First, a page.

With its focus on story, it’s not all that surprising that combat isn’t the game’s strong suit. Combat is based on quick time events (QTEs), which means button prompts appears onscreen, and you have to press the corresponding buttons within a certain amount of time. Succeed, and Batman completes whatever action he needs to do — usually punching, dodging, or shooting a grappling hook. Fail, and he misses.

No one really enjoys QTEs, and for good reason: they’re just not that fun to do. Whether you’re taking on a group of nameless thugs or having a rooftop scrap with Catwoman, you’re basically just following button prompts to make the action play out.

That said, the fights look great onscreen. And because the game is so plot-driven, combat sequences are few and far between, so sub-par combat isn’t a deal breaker by a long shot.

5. For mature audiences

Bruce Wayne in the Batcave | Source: Telltale Games

Bruce Wayne in the Batcave | Source: Telltale Games

What could be a deal breaker for some is that this game is not for kids. Kids love Batman, but this game is strictly for adults. In the first few moments, players are treated to the sight of a security guard being shot in head. Bad words go flying, blood spills, torn apart bodies pile up. Things get dark.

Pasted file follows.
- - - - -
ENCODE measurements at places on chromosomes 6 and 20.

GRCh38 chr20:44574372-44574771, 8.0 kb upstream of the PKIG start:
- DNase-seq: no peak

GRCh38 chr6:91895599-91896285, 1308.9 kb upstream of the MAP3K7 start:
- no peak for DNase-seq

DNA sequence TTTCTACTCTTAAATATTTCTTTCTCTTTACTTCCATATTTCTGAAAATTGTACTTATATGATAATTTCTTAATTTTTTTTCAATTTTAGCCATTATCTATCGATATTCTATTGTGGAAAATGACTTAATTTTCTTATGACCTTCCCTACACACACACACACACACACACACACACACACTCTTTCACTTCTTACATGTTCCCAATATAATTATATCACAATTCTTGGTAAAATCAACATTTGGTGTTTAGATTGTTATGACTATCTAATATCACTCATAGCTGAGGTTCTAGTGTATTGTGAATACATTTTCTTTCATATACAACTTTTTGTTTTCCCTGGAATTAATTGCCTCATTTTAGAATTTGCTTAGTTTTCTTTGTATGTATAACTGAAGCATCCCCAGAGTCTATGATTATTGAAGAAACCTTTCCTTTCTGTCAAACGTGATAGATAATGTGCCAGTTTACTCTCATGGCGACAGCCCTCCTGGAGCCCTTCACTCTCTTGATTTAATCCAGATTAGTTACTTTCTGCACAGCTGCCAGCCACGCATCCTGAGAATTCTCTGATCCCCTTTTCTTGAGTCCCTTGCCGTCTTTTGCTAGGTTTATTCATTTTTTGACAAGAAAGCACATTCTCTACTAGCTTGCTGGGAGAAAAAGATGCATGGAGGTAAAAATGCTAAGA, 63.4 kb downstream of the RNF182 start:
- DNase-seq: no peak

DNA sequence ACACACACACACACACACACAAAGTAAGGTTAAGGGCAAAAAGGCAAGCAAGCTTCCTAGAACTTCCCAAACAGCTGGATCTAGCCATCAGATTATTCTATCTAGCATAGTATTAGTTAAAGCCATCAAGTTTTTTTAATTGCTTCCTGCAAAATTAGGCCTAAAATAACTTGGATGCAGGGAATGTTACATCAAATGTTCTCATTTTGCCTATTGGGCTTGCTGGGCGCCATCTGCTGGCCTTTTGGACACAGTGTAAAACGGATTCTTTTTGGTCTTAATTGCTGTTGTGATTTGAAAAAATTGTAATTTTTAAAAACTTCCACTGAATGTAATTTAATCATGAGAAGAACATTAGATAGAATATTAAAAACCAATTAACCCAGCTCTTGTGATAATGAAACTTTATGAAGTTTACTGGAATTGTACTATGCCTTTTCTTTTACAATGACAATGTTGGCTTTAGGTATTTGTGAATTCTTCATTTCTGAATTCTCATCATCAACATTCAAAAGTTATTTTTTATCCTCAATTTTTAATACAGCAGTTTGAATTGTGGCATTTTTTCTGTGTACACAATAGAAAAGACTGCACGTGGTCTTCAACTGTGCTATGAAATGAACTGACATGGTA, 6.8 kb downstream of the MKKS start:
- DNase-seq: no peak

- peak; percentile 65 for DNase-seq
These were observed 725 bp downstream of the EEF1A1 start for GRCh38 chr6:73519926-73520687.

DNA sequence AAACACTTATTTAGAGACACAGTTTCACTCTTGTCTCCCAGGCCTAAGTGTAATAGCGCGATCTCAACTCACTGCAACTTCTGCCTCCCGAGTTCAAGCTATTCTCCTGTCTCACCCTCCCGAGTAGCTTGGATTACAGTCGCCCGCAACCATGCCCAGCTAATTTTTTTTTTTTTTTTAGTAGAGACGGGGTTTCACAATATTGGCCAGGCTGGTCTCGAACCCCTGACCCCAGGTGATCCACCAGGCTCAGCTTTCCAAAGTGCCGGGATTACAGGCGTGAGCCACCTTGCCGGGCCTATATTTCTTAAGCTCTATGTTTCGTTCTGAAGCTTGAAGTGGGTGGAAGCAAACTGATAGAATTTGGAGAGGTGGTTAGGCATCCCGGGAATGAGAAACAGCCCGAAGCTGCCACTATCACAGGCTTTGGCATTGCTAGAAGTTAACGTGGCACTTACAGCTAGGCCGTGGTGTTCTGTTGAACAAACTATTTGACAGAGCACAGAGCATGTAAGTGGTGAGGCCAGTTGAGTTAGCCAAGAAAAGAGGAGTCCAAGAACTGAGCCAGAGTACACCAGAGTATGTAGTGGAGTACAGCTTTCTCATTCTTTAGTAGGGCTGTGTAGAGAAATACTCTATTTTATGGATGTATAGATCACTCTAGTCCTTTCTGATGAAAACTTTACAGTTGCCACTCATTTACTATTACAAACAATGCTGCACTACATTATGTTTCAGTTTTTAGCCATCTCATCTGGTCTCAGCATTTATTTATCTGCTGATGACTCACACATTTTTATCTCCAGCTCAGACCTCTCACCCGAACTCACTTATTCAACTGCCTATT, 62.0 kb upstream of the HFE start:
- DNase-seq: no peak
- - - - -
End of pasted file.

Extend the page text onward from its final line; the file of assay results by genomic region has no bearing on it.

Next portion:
Even on the narrative side, younger gamers won’t be interested. The plot revolves around political intrigue, which is about as appealing to kids as Brussels sprouts.

6. Excellent acting and writing, choppy animation

Bruce Wayne in the Bat Cave | Source: Telltale Games

Bruce Wayne in the Bat Cave | Source: Telltale Games

Since the story unfolds through dialogue, it’s great that the acting and writing are up to the task. Characters are witty, scenes don’t overstay their welcome, and the narrative has strong forward momentum.

Where things start to falter is with the game’s performance. When I played it on Xbox One, the animation was noticeably choppy in many scenes. It usually didn’t affect the game, but it did pull me out of the scenes. If you’ve played other Telltale games, this probably won’t surprise you, seeing as this happens in nearly all of them.

7. PC gamers may want to wait

Batman and his grappling gun | Source: Telltale Games

Batman and his grappling gun | Source: Telltale Games

While we’re on the subject of performance issues, it’s worth noting that the PC version isn’t looking so hot right now, with players reporting control issues and game crashes. You can read the Steam user reviews for details, but if you were considering buying this game on PC, you might want to hold off for a patch.

Apparently Batman just can’t win on PC.

Verdict: play it

Batman and Catwoman | Source: Telltale Games

Batman and Catwoman | Source: Telltale Games

Despite a few hiccups, Batman: A Telltale Series is well worth your time. Compared to other Batman video games, this one offers a totally fresh take on a character you’ve probably inhabited many times before. The story is fantastic, the acting is great, and you can play as the kind of hero you want the Dark Knight to be. Now let’s just hope they address those performance issues.

Follow Chris on Twitter @_chrislreed